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The Transformational Gospel of Jesus #6: Grace and Truth Revisited

The Word became flesh and made his dwelling among us. We have seen his glory, the glory of the one and only Son, who came from the Father, full of grace and truth. John 1:14

Over the past couple of decades, a number of scholars have again tried to decipher the historic Jesus. The book versions of their conclusions include portraying Jesus as an apocalyptic prophet, charismatic healer, cynic, philosopher, Jewish Messiah, and prophet of social change— none of which has generated strong scholarly agreement. Somehow, each portrait misses the essence of Jesus, whose death and resurrection changed the world.

But one eyewitness to the historic life of Jesus shared a personal understanding of him. The apostle John introduces Jesus as the Word becoming human, full of grace and truth. Why is this portrait so powerful for those who know Jesus even to this day?

This picture of Jesus is all about why he is the good news. He is the God-Man. His existence did not start with the virgin birth, but before eternity with God—as God. Yet he was born within time, at the right time, to bring God near to those whose whole existence was to be God’s chosen people, then to us who were—as Paul put it in Ephesians 2—far away. And it was what Jesus exuded that makes this statement so much more remarkable. He was full of grace and truth.

Somewhere along the way from the first century to today, the meaning of grace got hijacked. If you read comments on this verse, you will find teachers referring to this as an indication of Jesus being gracious. Others suggest that this means Jesus is merciful, forgiving and compassionate. Jesus is certainly all this and more, but that is not what grace meant to the earliest church.

To them, grace is a word referring to the empowering work of God. Paul shares the conclusion of his thorn-in-the-flesh moment with this bit of conversation with the Father: “But He said to me, ‘My grace is sufficient for you, for my power is made perfect in weakness.’ Therefore I will boast all the more gladly about my weaknesses, so that Christ’s power may rest on me.” (Corinthians 12:9) In other words, grace was about God exercising His power in Paul’s life to accomplish much through him despite his ‘thorn.’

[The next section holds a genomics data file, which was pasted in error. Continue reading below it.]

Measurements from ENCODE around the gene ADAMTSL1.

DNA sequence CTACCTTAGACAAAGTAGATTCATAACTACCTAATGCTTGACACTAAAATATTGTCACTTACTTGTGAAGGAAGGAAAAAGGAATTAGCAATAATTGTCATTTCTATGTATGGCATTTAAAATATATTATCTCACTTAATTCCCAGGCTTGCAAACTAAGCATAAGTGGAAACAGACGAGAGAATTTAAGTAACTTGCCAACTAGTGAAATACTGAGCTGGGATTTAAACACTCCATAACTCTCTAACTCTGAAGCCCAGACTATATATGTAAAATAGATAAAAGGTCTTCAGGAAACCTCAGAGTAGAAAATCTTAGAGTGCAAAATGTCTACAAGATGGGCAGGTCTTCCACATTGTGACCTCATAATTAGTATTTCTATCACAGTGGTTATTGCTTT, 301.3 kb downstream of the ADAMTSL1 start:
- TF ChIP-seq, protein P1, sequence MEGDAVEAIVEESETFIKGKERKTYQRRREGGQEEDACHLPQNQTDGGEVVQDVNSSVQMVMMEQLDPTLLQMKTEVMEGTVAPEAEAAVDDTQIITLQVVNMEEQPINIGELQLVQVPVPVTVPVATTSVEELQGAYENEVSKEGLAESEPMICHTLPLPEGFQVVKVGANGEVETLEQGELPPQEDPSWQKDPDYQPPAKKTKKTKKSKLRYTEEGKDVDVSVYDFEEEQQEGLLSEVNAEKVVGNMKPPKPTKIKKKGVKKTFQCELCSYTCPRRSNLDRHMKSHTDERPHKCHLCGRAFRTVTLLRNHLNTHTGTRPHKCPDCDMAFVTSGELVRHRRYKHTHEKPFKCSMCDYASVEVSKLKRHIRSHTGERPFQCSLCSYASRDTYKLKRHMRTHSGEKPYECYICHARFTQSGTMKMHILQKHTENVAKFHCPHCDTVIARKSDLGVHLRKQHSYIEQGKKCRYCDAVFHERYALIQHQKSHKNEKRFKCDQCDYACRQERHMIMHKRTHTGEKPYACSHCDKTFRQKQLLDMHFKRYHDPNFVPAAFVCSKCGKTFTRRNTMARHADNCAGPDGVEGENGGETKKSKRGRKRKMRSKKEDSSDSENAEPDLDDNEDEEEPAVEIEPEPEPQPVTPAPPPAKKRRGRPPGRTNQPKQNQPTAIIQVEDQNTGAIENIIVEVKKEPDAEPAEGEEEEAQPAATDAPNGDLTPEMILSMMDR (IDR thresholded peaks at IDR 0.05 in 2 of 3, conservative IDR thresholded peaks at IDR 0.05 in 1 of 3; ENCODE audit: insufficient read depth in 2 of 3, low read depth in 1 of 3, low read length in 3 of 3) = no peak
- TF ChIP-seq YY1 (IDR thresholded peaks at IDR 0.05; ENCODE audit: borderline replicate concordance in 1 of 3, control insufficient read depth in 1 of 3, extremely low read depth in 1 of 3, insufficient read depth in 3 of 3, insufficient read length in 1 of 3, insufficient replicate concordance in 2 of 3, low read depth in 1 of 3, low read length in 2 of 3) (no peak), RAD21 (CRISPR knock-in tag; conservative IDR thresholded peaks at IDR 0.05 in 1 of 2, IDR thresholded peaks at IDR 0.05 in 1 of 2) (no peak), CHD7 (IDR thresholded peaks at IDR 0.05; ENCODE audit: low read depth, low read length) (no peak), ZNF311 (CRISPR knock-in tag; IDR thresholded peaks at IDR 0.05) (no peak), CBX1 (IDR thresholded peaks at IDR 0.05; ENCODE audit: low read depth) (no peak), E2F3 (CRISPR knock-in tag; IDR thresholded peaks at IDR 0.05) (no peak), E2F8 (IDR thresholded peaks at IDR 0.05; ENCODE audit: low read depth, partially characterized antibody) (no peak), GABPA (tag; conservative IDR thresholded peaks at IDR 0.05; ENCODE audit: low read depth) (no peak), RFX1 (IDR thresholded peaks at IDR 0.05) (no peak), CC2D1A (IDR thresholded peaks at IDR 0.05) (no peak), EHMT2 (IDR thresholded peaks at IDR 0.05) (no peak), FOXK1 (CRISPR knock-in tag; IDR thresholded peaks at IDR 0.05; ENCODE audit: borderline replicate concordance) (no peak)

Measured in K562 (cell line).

When we weaken the meaning of grace, we miss the point of the word ‘truth.’ Jesus being full of truth was more than a comment on one of his virtues—like he was a truthful person. Truth is about the whole gamut of what Jesus reveals. As the Word, he reveals the truth about God. His hearers thought they knew God, thought they spoke for God, but were dead wrong about God and didn’t know it until Jesus showed up as God.

But the truth of Jesus reveals even more. As the last Adam, he reveals the truth about man. We had no idea what the image of God in Adam was supposed to look like until Jesus lived this out in front of us. Without sin. Intimate with the Father. So obedient as to be willing to lay down his life for the sins of the world.

The grace and truth of Jesus continues to transform the world. As we put our faith in him, we are transformed by the empowering work of the Spirit from the broken people we were (grace) back to the people we were created to be before the Fall, hungering again for the reign of God over our lives (truth). If I have to choose a portrait of Jesus, John’s is the one that catches his essence.

Steve Smith